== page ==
The image bore no relationship to my own body. Still I studied it as I put one foot up on the toilet: the recommended position from which to make an attempt. I peeled off the paper wrapping and removed the long white device with its cardboard applicator.

“Riding the cotton pony” was period slang I’d heard at school and always been disgusted by. Now here I was, preparing to mount up. I knew what kids said — that if you used tampons you were no longer a virgin. That girls who wore Super Plus were loose and slutty. But I hated the bulky maxi-pads that felt like wearing diapers. I ran track and played soccer, loved swimming and biking. I wanted to be free.

Where was my mother during this ordeal? Probably downstairs with my younger siblings, not standing nearby to offer guidance as I struggled to work the cotton nub inside me and depress the mysterious applicator. After 3 or 4 wasted tampons, I succeeded, and chucked the cardboard sleeve into the trash.

Within an hour, waves of crippling menstrual cramps sent me to bed. Worry set in. I’d never felt pain like this before — a repetitive gnawing in my gut. Something had to have triggered it — possibly the cotton pony — or worse, a mis-inserted piece of applicator, now lost somewhere in my interior. As the cramps intensified, so did my fear.

Eventually I confessed to my mother what I’d done. She took me seriously and brought me to her gynecologist that same day.

Dr. Yates was no-nonsense as she listened to my story. She did a thorough pelvic exam while I braced in the stirrups, mortified, squeezing my eyes shut. After I was dressed, she came back in and told me she hadn’t found anything at all. She informed me that there was, in fact, nowhere for missing cardboard to go inside a vagina. It simply couldn’t get through the cervix and enter the uterus, an anatomical fact I hadn’t understood until that moment.

Was it possible that I’d made a mistake? the doctor asked. Maybe the 2-piece applicator had collapsed into one after I’d removed it. She told me to check the bathroom trash when I got home. In the meantime, I could take 400 mg of ibuprofen for cramps.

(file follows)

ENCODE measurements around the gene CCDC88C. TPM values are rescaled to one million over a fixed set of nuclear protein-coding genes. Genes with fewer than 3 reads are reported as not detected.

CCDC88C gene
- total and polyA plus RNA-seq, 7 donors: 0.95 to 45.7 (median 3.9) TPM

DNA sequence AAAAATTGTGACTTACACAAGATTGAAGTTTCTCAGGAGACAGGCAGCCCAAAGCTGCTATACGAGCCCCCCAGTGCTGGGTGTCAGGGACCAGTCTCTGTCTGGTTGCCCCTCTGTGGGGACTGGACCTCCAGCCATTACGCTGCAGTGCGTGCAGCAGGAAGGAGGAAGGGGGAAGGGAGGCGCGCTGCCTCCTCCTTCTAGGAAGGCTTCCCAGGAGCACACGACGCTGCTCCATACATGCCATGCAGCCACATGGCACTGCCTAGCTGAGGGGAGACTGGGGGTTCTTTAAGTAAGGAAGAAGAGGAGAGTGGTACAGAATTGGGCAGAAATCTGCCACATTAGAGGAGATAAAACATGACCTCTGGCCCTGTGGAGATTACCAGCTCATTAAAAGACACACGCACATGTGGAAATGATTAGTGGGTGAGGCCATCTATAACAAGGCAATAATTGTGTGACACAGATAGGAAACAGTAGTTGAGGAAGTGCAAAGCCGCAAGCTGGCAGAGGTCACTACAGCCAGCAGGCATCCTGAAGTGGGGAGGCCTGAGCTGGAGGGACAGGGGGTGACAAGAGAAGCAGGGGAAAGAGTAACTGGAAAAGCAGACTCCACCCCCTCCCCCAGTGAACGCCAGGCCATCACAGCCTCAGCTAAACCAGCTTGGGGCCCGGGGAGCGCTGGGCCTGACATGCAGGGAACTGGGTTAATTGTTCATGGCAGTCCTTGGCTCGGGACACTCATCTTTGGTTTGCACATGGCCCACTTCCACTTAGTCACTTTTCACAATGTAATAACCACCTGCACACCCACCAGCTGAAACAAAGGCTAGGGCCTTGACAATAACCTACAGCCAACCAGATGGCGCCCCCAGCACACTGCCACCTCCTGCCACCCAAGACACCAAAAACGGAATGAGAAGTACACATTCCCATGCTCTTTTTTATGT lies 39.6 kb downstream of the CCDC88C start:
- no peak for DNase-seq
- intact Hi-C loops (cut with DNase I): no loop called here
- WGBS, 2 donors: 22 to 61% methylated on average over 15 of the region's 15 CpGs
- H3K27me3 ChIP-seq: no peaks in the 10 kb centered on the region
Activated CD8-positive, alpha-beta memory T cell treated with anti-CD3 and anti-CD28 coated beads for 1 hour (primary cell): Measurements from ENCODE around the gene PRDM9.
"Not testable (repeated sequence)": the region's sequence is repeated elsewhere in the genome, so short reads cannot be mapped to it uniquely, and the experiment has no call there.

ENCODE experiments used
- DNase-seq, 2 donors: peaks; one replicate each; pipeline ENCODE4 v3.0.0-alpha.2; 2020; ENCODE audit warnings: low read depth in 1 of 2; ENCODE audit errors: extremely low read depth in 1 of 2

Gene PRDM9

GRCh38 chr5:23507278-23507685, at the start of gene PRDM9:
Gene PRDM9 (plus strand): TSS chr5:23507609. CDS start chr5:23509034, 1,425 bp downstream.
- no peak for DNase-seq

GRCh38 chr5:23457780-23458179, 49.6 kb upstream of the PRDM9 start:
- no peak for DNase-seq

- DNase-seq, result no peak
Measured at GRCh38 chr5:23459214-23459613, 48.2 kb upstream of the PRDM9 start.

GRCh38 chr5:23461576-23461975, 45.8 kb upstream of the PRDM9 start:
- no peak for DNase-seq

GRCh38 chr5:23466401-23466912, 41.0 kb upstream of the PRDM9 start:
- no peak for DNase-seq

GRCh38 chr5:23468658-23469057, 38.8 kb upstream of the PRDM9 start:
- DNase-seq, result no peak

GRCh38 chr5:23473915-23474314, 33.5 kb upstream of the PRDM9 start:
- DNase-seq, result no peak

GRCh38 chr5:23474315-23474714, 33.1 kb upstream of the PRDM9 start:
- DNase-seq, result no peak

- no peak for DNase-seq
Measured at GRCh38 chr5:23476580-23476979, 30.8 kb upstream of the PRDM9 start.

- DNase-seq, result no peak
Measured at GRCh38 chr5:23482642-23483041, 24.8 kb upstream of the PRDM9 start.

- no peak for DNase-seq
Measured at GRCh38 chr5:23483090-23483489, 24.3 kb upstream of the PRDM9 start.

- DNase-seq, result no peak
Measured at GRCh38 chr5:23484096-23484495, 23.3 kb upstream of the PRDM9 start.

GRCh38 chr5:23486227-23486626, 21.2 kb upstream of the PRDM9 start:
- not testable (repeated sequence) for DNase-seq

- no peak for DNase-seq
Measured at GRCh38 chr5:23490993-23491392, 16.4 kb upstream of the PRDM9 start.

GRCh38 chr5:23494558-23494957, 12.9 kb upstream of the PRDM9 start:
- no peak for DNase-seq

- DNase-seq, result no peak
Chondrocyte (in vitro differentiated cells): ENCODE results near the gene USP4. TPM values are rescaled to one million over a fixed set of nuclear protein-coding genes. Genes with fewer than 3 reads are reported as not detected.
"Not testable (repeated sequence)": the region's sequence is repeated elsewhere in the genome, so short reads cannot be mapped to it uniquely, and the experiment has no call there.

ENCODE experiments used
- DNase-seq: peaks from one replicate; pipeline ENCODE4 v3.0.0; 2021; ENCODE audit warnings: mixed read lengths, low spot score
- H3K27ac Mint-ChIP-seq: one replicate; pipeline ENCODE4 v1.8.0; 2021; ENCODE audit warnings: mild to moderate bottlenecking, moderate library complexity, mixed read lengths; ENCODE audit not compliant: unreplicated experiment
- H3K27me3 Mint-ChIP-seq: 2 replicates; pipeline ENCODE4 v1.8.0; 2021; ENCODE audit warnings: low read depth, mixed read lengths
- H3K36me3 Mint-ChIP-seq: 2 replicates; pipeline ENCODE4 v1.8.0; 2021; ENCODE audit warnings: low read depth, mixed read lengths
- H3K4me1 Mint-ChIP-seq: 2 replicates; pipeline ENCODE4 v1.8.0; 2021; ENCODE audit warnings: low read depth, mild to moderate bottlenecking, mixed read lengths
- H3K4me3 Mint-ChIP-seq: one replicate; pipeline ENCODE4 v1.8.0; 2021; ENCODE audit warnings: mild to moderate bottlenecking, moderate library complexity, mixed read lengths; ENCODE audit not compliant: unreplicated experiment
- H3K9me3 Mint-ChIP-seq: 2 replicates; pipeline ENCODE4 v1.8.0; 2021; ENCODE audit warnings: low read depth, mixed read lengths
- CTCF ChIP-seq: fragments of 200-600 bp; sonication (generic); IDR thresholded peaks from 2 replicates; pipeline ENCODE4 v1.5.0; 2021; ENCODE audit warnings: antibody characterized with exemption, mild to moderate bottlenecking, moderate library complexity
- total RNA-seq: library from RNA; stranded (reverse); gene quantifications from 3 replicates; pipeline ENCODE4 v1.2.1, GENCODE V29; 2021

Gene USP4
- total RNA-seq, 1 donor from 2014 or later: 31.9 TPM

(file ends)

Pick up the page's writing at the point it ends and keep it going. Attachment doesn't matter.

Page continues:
As soon as she said it, I knew it was true. Shame flushed my skin like a fever. I’d wasted everyone’s time — my mother’s, the doctor’s. Their pitying smiles made everything worse.

July sun blazed over the hayfields as we packed for the river. Paddleboards, floaties, snacks, the dog. Carmen’s friend (a boy) was joining us. She wanted to swim unencumbered, refused to let her period define the day. So we headed up to my bathroom and I dug out a box of Tampax. Unfolded the instructions — all fine print, no diagrams. It was on me.

“I’ll show you how to do it, then I’ll wait outside if you have questions.”

She sighed, impatient but willing to tolerate my lesson.

I lay down on the floor in my sundress and undies, knees up, shunning that awkward toilet stance from eighth grade. Opened up the plastic wrapper and coated the tip of the tampon in coconut oil — a suggestion from a local midwife.

I showed her how to hold it in one hand — then mimed parting the labia with the other. Demo-ed how to depress the applicator and insert. Offered her a fresh tampon to try.

“Got it, Mom,” she said. “Now go away.”

I hovered outside the door, pacing a bit. No matter what, I wanted to be there. Wanted to provide all information, prevent humiliation and pain.

“Let me know if you have any questions,” I called cheerfully.

“Shut up, Mom,” she called back.

Eventually she opened the door, told me she’d pushed and pushed but the cotton part wouldn’t come out.

“Yeah, it’s tricky. You have to hold tight with two fingers and then press the bottom with another. You’ll know you’ve got it right when you can’t feel it in there.”

“Okay,” she nodded and lay back down. I stayed in the bathroom, just around the corner, present but allowing space. In a few seconds, she hopped up.

“Did it.”

“Wow!” I said. “You’re awesome!” We high-fived.

“Told you I was a boss-ass bitch.” She pulled on her pink bikini and charged down the stairs.

At the river, my girl swam and played for hours. She dove underwater, held her breath, scrambled up the rocky bank and grabbed the highest rope swing. She launched herself off the cliff, her body arcing up in the blue before an infinitesimal pause at the zenith where she let go, twisted free of the rope, and plummeted straight down into the water, her body slicing like an arrow.

Was this what it felt like to be free of shame?

Watching her, I felt some generational cycle broken — my own body trauma released a little. Our biology would not limit us. We would make things better for the next generation.

PULPMAG

For and of the body.

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Diana Whitney

Written by

Poet. Editor. Feminist activist. Next project: You Don’t Have to Be Everything (forthcoming from Workman in 2021). www.diana-whitney.com

PULPMAG

PULPMAG

PULP is a multimedia sex, sexuality, and reproductive rights publication celebrating this human coil hurtling through time and space.

Diana Whitney

Written by

Poet. Editor. Feminist activist. Next project: You Don’t Have to Be Everything (forthcoming from Workman in 2021). www.diana-whitney.com

PULPMAG

PULPMAG

PULP is a multimedia sex, sexuality, and reproductive rights publication celebrating this human coil hurtling through time and space.